Last week’s poll sought to loosely quantify the uptake of additive manufacturing technology within the workplace, and it found 49 per cent of respondents using AM for prototyping.
Over a third of respondents (34 per cent) don’t use AM at all, but it has gained traction with the 10 per cent that say it is an established part of their manufacturing operations.
Of the remaining vote, four per cent said they’re struggling to integrate AM, and three per cent said it has replaced the use of traditional techniques.
The technology has come a long way since Stratasys co-founder Scott Crump first patented the fused deposition modelling (FDM) form of 3D printing in 1989. In April 2018, the Stratasys’ Scott Secvik provided an update on the ways in which AM has moved into mainstream manufacturing, with tooling and low-volume production being two areas where AM can provide an advantage.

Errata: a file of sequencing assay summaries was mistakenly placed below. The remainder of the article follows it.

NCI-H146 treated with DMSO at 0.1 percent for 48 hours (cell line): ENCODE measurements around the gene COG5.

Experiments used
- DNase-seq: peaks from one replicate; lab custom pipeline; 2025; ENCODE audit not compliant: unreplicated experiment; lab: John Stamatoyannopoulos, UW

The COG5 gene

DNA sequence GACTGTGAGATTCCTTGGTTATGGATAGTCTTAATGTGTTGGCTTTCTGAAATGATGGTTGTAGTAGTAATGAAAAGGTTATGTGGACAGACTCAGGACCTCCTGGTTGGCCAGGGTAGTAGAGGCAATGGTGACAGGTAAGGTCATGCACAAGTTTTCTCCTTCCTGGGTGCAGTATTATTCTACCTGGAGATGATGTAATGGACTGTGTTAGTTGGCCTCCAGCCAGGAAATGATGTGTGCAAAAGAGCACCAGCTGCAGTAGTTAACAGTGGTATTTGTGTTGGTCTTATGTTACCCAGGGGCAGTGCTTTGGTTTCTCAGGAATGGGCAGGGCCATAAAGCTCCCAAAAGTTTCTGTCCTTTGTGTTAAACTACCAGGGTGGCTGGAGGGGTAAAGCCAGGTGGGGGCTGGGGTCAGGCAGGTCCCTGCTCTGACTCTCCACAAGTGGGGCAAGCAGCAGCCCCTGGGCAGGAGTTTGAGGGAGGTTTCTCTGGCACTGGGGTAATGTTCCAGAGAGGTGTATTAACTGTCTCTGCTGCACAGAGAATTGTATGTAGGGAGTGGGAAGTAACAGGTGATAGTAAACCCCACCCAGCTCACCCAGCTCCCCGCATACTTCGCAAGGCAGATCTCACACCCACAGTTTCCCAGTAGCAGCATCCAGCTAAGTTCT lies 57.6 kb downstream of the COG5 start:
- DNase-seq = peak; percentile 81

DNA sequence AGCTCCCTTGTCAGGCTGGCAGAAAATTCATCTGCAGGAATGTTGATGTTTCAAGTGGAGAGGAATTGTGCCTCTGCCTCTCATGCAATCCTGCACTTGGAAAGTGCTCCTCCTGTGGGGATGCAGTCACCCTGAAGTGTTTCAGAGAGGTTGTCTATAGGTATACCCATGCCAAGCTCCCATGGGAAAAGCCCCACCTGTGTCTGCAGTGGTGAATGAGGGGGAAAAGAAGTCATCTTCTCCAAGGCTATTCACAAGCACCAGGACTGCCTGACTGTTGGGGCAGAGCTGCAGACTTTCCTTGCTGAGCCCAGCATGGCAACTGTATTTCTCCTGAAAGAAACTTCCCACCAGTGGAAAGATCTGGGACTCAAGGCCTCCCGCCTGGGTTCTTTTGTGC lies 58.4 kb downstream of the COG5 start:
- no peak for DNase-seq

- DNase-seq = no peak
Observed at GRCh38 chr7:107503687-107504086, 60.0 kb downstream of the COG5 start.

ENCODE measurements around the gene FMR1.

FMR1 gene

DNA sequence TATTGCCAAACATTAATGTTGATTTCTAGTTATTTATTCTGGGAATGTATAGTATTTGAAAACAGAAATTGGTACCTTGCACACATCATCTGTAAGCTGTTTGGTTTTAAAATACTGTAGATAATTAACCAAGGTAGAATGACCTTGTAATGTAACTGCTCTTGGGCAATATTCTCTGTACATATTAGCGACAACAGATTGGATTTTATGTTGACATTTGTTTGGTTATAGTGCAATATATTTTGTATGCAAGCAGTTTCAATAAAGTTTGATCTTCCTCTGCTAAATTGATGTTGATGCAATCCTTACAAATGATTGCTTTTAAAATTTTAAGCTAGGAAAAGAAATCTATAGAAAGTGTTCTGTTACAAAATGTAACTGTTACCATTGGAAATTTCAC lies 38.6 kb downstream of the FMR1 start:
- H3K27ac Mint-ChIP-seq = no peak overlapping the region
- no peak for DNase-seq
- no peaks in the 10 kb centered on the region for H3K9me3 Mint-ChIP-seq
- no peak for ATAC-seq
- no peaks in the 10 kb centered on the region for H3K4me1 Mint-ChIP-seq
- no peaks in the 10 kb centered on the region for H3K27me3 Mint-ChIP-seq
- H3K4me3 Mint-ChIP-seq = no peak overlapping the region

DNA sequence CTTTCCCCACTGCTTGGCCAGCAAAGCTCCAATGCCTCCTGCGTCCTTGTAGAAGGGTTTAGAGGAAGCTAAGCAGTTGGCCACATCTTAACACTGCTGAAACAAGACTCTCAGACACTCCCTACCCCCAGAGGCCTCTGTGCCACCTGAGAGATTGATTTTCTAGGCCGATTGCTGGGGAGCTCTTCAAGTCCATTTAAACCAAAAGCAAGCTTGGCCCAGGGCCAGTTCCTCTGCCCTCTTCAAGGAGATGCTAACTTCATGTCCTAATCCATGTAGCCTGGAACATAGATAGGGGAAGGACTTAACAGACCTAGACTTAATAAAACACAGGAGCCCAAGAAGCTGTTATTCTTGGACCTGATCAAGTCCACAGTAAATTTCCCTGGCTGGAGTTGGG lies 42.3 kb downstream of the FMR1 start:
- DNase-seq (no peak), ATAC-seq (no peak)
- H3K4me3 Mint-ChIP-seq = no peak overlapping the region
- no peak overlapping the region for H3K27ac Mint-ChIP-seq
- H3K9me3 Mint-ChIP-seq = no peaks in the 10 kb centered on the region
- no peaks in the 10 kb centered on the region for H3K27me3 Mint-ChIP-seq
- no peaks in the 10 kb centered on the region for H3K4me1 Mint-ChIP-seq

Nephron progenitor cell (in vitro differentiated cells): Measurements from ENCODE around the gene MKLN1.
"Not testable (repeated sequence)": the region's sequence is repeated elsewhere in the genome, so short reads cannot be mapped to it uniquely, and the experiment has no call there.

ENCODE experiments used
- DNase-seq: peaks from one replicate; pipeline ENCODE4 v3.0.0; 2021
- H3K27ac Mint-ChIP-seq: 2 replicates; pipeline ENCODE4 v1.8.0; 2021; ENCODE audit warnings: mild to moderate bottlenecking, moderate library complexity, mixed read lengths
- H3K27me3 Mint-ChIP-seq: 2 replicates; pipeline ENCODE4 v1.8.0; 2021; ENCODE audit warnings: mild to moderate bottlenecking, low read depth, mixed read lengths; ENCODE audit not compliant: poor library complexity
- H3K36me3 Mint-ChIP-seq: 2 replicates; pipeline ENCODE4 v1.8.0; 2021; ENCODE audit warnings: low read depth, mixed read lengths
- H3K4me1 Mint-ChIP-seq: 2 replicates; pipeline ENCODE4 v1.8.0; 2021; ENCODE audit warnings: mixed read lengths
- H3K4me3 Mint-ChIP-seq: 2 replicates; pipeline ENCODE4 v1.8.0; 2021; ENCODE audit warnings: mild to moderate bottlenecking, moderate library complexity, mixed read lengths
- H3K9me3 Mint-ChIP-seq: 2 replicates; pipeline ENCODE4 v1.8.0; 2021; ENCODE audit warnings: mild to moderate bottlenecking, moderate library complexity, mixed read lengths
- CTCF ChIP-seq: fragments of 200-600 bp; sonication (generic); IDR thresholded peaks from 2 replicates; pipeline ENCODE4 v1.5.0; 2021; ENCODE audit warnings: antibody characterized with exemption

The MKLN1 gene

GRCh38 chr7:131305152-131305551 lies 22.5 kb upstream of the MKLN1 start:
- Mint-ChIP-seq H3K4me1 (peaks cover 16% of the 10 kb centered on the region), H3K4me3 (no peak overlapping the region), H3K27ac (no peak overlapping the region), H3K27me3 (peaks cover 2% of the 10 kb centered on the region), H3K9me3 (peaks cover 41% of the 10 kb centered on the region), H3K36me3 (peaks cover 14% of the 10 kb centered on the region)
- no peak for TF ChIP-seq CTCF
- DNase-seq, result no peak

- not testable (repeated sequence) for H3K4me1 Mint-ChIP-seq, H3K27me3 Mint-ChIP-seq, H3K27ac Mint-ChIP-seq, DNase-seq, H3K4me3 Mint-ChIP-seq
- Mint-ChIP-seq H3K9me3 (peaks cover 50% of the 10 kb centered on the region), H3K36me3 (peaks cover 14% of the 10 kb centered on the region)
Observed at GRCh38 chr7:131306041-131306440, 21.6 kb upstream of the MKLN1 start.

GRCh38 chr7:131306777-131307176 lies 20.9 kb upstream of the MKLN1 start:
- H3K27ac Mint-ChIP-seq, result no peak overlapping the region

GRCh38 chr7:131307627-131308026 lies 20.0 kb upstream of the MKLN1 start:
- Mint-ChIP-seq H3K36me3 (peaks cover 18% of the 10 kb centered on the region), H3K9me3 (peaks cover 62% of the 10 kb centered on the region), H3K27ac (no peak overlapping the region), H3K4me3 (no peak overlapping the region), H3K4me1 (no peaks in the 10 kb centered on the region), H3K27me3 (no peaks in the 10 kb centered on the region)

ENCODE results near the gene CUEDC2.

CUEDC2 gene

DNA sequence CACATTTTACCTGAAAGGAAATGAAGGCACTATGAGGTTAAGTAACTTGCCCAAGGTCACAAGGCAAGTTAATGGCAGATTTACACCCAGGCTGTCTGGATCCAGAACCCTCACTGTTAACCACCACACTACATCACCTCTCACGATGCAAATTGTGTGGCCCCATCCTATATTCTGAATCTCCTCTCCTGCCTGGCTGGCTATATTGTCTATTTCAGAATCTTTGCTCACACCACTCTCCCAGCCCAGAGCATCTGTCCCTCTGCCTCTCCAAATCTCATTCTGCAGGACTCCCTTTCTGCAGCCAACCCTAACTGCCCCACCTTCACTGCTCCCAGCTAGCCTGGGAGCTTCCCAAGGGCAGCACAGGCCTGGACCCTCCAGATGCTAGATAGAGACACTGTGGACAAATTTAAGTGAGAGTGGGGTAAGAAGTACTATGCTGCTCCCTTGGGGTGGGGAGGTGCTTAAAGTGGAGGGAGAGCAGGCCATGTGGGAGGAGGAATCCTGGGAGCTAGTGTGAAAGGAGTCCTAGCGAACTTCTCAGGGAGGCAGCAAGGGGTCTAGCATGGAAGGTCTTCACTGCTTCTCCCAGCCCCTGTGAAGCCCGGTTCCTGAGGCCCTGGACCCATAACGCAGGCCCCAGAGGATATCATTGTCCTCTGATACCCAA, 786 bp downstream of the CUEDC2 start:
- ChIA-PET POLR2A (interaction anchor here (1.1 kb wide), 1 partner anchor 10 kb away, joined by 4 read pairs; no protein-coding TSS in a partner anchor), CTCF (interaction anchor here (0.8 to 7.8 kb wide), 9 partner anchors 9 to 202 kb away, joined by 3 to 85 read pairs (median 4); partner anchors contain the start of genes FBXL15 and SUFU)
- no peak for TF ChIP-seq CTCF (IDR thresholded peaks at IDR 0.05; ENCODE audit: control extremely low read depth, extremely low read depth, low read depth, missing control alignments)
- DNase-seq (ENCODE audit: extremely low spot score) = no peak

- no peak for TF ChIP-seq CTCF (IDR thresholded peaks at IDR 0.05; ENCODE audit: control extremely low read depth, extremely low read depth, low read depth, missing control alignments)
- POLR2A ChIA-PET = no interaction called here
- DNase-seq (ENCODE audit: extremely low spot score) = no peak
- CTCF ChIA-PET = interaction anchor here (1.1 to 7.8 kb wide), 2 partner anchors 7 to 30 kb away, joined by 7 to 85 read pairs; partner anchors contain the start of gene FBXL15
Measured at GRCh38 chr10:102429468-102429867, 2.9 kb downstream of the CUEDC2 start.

More recently, HP unveiled its new Metal Jet additive manufacturing technology, which has been designed for the mass production of metal parts. According to Dr Tim Weber, HP’s global head of Metal 3D Printing, the breakeven point for bulk runs of some parts will be as low as 55-65,000. The company added that finished parts will meet or exceed ASTM and MPIF Standards.
Is your company using AM/3D printing for prototyping, tooling, or low-volume production? Let us know about the advantages – or limitations – you’ve encountered in Comments below.